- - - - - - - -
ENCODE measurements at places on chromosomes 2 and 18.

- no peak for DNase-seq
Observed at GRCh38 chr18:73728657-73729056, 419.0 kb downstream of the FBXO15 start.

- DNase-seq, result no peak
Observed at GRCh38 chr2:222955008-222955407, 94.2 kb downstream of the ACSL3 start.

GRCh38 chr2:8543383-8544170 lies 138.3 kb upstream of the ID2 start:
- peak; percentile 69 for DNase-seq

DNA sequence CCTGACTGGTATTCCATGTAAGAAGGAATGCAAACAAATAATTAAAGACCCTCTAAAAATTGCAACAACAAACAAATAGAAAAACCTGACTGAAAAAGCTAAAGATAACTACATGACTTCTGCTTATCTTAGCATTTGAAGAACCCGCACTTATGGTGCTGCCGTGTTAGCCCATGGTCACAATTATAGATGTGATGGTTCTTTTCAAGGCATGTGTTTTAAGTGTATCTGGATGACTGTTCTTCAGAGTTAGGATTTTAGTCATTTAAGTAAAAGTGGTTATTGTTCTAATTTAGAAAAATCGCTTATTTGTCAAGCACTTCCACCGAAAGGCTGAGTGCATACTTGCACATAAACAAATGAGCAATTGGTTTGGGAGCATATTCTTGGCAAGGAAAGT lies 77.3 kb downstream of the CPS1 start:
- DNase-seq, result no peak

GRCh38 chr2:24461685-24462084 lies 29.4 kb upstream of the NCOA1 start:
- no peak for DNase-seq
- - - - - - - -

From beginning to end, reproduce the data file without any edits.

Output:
ENCODE measurements at places on chromosomes 2 and 18.

- no peak for DNase-seq
Observed at GRCh38 chr18:73728657-73729056, 419.0 kb downstream of the FBXO15 start.

- DNase-seq, result no peak
Observed at GRCh38 chr2:222955008-222955407, 94.2 kb downstream of the ACSL3 start.

GRCh38 chr2:8543383-8544170 lies 138.3 kb upstream of the ID2 start:
- peak; percentile 69 for DNase-seq

DNA sequence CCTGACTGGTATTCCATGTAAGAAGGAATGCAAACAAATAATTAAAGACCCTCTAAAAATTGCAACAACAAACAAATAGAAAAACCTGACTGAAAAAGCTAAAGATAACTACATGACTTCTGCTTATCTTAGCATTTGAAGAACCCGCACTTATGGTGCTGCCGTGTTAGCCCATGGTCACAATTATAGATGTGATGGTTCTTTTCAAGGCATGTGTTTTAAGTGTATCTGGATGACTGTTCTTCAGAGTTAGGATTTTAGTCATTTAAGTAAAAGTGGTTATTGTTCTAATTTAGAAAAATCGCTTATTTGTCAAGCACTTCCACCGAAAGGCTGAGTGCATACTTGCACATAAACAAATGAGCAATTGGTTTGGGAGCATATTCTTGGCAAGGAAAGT lies 77.3 kb downstream of the CPS1 start:
- DNase-seq, result no peak

GRCh38 chr2:24461685-24462084 lies 29.4 kb upstream of the NCOA1 start:
- no peak for DNase-seq